Based in Courthézon, Clos du Caillou produces exceptional cuvées which show purity of fruit, complexity and a smooth texture. Founded in 1895, the estate was originally a hunting preserve. In the 1930s when the Chateauneau-du-Pape appellation was created, experts came to survey the estate’s land but were met with armed opposition from the caretakers. Clos du Caillou remained as a hunting estate until 1955, hence why on a map of the Chateauneuf-du-Pape AOC there is a blank spot around the estate’s land. It is for this reason also that Clos de Caillou’s wines are labelled as Cotes du Rhone and not Chateauneuf-du-Pape.

Claude Pouizin discovered that the estate’s terroir was exceptionally good for growing vines and soon began a deforestation project that was strongly criticised by Courthézon inhabitants at the time. Nevertheless, Claude persevered and planted vines on the land and produced their first wine in the 1970s. Over the next decade, accompanied by his wife, Clos du Caillou increased production and began to export wines. In 1996, Claude’s youngest daughter, Sylvie, and her husband Jean-Denis Vacheron (son of Marie-Claire and Jean-Louis Vacheron) move from Sancerre to take over the running of Clos du Caillou. The couple set about improving the estate and began producing outstanding wines vintage after vintage until Jean-Denis’ untimely death in 2002. Sylvie has carried on the exceptional work at Clos du Caillou with the help of winemaker Bruno Gaspard and her two children Marilou and Axel.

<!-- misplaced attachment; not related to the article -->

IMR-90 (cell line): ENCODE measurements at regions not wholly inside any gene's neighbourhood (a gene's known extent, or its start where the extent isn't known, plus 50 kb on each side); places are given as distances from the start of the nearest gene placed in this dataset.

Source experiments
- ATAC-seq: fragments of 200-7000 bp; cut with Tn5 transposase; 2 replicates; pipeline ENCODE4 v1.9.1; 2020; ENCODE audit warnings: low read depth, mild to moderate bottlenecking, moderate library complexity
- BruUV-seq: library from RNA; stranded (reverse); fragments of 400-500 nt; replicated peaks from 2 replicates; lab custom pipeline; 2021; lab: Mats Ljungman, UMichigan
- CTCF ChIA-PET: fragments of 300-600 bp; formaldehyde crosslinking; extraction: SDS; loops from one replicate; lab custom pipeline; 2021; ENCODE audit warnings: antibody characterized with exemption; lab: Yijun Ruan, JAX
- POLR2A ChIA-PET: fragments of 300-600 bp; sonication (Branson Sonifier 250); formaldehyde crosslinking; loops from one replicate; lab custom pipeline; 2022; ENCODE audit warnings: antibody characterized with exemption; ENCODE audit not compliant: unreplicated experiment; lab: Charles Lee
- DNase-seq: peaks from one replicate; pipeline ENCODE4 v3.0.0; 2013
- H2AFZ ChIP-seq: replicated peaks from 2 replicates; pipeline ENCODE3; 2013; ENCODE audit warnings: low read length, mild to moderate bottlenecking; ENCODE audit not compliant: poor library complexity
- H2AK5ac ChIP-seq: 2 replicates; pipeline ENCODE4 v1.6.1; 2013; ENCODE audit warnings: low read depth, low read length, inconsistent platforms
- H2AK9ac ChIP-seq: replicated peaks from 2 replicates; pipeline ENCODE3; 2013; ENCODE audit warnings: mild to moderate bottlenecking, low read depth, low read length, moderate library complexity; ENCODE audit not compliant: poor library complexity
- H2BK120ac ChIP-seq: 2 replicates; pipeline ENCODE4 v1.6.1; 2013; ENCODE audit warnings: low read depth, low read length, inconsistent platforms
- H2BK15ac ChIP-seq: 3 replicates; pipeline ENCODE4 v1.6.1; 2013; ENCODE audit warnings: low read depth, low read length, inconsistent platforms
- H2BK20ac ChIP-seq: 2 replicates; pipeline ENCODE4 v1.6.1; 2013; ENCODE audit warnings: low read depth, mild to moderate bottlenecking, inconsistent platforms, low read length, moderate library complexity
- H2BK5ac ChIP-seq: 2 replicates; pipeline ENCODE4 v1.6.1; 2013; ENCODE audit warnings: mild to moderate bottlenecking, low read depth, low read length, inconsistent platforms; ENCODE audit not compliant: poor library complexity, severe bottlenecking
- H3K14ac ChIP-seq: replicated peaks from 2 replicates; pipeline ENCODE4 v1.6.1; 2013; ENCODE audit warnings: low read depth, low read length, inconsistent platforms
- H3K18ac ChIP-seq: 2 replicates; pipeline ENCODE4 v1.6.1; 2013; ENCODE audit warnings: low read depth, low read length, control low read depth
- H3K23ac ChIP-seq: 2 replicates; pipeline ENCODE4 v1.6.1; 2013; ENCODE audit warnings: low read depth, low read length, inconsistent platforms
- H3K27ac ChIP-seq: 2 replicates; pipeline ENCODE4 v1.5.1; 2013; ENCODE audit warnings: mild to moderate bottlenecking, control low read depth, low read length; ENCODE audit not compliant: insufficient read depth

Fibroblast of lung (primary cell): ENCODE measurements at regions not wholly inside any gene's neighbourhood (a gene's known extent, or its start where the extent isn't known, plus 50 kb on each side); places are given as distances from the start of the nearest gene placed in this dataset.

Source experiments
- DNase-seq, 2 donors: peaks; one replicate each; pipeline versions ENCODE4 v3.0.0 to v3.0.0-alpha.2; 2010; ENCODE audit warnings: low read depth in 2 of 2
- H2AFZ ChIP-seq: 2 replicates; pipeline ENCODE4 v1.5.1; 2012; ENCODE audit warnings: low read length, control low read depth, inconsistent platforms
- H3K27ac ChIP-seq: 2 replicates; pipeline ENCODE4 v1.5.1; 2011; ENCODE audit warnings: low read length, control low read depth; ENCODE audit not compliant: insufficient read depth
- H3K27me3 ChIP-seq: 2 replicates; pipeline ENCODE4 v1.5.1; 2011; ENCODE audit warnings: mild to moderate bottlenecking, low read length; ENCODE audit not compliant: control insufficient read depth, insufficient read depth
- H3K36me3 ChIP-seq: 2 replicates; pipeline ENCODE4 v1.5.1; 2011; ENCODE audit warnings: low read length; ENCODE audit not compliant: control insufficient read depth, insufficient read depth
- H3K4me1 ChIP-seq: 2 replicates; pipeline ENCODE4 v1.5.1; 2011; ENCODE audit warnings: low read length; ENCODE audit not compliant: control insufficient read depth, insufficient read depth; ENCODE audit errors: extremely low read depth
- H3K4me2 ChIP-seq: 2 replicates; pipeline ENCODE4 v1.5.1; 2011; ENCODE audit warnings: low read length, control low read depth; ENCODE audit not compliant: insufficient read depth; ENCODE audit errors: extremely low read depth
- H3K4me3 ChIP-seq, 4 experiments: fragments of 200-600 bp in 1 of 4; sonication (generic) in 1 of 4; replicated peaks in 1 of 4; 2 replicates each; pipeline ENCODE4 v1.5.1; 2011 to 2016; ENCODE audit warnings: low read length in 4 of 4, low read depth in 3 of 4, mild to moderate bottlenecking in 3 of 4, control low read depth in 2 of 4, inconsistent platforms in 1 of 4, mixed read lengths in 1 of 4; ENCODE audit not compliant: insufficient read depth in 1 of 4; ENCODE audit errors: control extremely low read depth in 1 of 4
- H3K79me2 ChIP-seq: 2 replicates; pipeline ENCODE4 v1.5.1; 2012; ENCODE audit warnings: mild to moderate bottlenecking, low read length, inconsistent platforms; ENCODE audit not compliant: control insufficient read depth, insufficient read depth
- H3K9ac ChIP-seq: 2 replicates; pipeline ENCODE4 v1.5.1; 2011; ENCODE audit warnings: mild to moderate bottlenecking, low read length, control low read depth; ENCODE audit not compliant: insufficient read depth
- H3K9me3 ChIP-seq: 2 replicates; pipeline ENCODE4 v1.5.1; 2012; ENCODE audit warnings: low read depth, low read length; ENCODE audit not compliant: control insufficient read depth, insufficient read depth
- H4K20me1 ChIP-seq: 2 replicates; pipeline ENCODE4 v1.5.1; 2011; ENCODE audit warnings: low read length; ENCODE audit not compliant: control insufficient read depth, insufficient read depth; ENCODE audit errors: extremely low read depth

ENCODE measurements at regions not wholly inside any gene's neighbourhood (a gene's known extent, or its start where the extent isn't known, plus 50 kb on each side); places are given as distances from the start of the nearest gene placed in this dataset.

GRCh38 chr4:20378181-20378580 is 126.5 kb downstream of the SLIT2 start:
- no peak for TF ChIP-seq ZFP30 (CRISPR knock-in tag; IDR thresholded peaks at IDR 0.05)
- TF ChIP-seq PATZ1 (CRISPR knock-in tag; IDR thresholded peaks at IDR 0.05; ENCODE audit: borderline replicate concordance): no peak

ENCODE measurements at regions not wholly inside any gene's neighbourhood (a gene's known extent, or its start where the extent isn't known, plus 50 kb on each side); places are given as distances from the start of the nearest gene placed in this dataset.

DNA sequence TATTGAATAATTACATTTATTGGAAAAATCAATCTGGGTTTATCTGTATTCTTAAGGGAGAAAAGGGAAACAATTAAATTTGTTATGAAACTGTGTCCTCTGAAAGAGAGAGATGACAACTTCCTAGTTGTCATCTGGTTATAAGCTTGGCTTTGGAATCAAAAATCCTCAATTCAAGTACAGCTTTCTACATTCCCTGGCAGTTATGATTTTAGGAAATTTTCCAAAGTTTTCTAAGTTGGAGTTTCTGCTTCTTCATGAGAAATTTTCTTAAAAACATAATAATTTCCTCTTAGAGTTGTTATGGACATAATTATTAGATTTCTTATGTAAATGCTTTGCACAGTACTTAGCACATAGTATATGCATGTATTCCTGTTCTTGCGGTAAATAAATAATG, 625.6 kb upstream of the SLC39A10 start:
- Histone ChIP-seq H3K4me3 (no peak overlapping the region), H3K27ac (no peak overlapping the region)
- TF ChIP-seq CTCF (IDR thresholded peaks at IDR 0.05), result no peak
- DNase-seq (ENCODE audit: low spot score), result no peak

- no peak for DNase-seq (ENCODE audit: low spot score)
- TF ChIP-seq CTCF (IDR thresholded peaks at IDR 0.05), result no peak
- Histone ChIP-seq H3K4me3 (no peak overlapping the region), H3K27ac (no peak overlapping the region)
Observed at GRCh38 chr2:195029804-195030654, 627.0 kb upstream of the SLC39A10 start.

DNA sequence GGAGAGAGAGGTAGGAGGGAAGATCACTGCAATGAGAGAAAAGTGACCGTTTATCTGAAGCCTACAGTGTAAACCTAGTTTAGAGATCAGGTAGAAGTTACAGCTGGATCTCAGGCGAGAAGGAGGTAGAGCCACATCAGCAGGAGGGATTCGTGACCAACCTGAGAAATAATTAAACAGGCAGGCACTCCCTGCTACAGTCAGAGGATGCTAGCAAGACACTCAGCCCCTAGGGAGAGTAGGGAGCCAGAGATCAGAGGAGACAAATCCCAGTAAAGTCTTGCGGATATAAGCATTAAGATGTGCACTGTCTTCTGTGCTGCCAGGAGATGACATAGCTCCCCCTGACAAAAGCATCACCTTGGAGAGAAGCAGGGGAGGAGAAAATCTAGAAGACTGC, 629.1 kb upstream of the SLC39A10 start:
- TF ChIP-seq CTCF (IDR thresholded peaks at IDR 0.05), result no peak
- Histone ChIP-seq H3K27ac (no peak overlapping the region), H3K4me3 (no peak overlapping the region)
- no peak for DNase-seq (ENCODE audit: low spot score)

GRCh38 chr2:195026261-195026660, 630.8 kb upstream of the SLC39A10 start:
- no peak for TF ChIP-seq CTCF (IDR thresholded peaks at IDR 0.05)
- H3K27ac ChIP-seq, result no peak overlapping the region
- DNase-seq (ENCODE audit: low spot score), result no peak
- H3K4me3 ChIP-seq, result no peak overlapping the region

In 2010 the estate received organic certification, the initial steps towards which had been started back in the 1950s by Claude Pouizin. The most recent change to the historical domaine was the purchase of the 13 hectare Domaine de Panisse based in Chateauneuf-du-Pape. Grapes are picked by hand and manually sorted at the vineyard. Different varieties are vinified separately to respect their own character, aromas and originality. For the reds vinification is usually preceded by a cold maceration. The fermentation starts naturally, only indigenous yeasts are used for all wines. The whites are vinified in stainless tanks, and the reds undergo a fermentation in wooden and cement tanks followed by aging in foudres and oak barrels. The wines are bottled unfined and unfiltered.

Available Wines